The film has rich characters, celebrations of neighbourhood and of living, dramatic chases. As in most films, the hero’s mood and awareness brought out by music – but in this movie, the musicians appear in shot. The film is full of Iceland, suspense and surprise. It’s an action movie – with a fantastic twist towards the end.

What it is not is a comedy – as so many pundits have proclaimed it. Not even a dry comedy. It’s pleasant. And you smile and maybe laugh at scenes of ordinary life, and the surprises. But there’s no jokes – and hallelujah to that.

The quality of the story is such, that Jodie Foster wants to star in and direct an American re-make. I’d say go see, but it might be too late. Wiki. Observer.

Vita and Virginia

Went cos I thought I ought to know more about Vita Sackville-West and Virginia Woolf, writers and part of Britain’s radical and feminist history.
Knew the film had lukewarm reviews, but thought it was important to go.
The movie covers the period of their love affair, and the writing of a resultant novel called “Orlando“.
Radical maybe, but also posh (terribly so), and dealing with literature at a level I don’t know about, so yeah, I’m lukewarm about the film too.
But no regrets about going. Too long for some, but there’s a lot to cover.
And beyond the story and the themes covered, great sets, fashion, locations and motor cars. Wiki. Guardian.


Booksmart is so unreal. Where do they get all these 18 year olds with huge talent and very developed personas? Like Mean Girls, they all show capability for meanness, but unlike Mean Girls they all have a chance to shine. And the valedictory speech is human. Some great comedy – and in particular, the animation piece (feminists punished by becoming Barbie dolls) and the karaoke (teens singing Alanis Morrisette’s “You Oughta Know”). I laughed even though I don’t care about the teen melodramas and I don’t get school graduation ceremonies. Go see. Wiki. Guardian review.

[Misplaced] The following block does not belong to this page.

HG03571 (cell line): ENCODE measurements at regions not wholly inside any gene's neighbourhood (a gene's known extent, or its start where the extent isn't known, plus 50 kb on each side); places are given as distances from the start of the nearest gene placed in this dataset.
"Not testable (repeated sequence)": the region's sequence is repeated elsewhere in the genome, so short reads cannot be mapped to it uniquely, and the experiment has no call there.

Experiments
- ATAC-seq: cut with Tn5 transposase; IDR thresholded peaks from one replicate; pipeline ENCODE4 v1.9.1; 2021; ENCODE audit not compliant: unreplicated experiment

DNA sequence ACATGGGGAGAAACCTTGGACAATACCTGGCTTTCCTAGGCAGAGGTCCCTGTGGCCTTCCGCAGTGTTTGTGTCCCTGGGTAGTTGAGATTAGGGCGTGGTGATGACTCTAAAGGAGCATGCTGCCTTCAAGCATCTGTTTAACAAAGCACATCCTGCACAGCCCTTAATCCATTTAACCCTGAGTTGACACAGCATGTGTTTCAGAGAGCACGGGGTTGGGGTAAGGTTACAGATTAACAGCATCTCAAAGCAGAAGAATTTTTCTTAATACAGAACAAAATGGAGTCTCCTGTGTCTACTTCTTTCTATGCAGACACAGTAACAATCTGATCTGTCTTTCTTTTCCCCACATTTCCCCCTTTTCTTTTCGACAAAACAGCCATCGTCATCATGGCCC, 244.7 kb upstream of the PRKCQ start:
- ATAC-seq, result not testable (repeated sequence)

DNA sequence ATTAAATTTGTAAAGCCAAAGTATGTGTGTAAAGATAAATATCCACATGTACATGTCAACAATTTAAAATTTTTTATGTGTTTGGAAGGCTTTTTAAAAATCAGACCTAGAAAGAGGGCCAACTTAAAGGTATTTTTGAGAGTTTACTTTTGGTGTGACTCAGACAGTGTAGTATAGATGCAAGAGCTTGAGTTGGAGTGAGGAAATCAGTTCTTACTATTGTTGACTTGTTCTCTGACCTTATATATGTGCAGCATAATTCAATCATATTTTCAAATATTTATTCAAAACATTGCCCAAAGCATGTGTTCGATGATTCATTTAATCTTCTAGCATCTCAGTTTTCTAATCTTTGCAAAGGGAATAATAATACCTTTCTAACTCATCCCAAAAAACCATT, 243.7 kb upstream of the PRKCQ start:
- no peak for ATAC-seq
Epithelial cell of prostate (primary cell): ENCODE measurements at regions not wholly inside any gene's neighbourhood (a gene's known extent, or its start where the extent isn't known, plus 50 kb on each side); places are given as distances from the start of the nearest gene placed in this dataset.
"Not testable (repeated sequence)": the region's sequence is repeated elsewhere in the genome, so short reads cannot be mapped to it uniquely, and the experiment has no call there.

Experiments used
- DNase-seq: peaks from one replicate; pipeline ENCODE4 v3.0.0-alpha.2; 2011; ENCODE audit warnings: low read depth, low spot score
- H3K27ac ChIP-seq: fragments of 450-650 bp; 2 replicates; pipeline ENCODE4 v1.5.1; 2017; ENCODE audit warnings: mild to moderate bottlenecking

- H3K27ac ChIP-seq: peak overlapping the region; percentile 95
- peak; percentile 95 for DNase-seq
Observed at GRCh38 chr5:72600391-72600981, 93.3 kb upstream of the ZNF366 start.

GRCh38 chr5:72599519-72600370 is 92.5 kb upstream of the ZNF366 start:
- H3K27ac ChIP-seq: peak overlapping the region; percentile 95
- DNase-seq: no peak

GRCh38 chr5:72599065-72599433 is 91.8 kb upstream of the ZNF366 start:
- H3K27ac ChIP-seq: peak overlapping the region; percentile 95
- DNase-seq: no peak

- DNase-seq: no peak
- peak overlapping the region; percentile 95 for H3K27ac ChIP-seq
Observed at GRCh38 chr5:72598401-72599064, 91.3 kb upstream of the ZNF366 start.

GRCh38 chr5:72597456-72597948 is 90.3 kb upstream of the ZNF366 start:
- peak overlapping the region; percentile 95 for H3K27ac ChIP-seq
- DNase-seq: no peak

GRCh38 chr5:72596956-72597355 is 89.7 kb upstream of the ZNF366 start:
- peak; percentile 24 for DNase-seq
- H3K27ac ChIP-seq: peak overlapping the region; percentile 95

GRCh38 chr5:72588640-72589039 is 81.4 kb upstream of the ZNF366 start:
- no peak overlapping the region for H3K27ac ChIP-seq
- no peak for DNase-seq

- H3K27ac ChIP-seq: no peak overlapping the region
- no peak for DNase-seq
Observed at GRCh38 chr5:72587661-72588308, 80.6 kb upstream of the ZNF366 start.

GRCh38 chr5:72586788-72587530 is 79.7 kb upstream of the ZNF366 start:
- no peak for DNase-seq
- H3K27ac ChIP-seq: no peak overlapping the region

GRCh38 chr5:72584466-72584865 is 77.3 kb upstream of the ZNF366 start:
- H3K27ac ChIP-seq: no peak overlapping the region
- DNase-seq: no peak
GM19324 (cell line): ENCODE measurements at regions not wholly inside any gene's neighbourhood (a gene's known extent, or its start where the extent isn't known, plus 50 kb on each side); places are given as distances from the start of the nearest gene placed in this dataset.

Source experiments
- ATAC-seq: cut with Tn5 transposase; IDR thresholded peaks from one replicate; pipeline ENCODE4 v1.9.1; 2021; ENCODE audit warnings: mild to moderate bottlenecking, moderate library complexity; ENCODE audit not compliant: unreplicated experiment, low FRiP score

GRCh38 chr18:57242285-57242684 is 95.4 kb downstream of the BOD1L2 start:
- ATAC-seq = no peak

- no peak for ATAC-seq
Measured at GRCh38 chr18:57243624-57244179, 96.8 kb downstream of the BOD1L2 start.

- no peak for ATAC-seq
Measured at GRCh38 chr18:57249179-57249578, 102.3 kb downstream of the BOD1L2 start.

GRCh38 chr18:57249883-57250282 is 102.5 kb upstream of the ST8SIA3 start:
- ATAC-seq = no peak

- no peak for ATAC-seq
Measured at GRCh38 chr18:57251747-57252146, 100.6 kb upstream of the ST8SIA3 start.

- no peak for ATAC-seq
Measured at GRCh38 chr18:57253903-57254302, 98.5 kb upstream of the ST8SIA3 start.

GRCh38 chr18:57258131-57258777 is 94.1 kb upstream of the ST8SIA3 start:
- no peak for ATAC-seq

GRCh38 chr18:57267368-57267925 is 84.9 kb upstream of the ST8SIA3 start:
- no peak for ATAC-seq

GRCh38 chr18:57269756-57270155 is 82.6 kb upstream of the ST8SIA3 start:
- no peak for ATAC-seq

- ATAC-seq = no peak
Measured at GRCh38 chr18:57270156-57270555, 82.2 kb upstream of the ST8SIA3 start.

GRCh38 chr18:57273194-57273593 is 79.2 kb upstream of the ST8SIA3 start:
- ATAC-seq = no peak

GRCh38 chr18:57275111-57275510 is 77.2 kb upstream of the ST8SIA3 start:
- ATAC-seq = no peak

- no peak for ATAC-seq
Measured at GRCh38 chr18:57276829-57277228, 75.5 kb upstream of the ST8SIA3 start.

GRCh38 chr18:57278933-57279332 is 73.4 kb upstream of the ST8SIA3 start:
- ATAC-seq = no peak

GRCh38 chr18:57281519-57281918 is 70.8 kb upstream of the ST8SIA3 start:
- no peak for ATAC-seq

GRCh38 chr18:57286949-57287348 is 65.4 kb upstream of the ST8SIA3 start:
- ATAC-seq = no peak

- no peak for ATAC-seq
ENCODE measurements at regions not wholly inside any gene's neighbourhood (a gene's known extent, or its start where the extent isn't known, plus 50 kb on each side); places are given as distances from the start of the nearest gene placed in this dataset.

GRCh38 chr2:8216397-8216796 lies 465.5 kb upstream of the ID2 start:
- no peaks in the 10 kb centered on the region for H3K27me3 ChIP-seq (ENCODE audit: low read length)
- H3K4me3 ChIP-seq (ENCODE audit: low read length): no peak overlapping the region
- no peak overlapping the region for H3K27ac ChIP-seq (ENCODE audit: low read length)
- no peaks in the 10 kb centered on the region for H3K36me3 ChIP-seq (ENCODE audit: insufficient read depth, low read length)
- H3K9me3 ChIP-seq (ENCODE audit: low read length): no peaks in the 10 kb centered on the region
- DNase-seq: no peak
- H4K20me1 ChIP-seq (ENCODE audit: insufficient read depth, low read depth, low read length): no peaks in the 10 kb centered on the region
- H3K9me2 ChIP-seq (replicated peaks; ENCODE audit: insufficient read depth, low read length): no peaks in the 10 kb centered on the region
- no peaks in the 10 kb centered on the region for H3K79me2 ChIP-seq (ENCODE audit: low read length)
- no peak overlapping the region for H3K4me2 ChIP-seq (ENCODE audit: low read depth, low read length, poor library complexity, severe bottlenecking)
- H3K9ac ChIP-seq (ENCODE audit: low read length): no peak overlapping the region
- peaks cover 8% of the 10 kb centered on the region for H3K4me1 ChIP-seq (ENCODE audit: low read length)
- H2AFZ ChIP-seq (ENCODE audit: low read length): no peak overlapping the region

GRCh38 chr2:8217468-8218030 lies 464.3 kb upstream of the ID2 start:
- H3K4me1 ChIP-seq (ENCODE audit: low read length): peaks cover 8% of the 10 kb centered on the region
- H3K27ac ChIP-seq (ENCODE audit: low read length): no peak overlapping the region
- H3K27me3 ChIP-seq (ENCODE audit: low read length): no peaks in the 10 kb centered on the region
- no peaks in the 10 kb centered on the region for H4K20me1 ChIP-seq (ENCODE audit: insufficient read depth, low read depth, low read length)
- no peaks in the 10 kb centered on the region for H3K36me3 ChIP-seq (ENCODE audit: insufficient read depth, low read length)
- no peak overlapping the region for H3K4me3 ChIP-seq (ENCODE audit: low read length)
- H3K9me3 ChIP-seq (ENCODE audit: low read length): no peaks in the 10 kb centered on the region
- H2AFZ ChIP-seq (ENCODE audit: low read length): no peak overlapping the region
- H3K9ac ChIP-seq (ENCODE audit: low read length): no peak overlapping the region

All the reviews I’ve found, treat this movie as a dull version of Bollywood. And the main premises – male seeks female cos of family pressure & cultural expectations, female suffers cos of family pressure & cultural expectations and the relationship seems too unlikely – suggests it is.
Yet this film has a riposte for each of the cliches, including a grandmother who doesn’t believe her own propaganda and the story has mature & responsible answers to the dilemmas posed, including the student just saying no when a teacher hits upon her. No dance scenes or shiny sets – instead the locations are “Thunderbirds dirty”. Universally judged as too slow, Mumbai is a city sustains the interest and the poverty is given form that educates. The final scene puts the sword to the cliches of Bollywood films – that you don’t need to see it to know how the story will pan out.
The film is not Bollywood, but contra-Bollywood. (Or am I wrong?)
Time for an equivalent Hollywood movie that does the same to superhero movies; and an equivalent reality check for British soaps. Go see and be prepared to drift through the slow story. Wiki. Guardian review.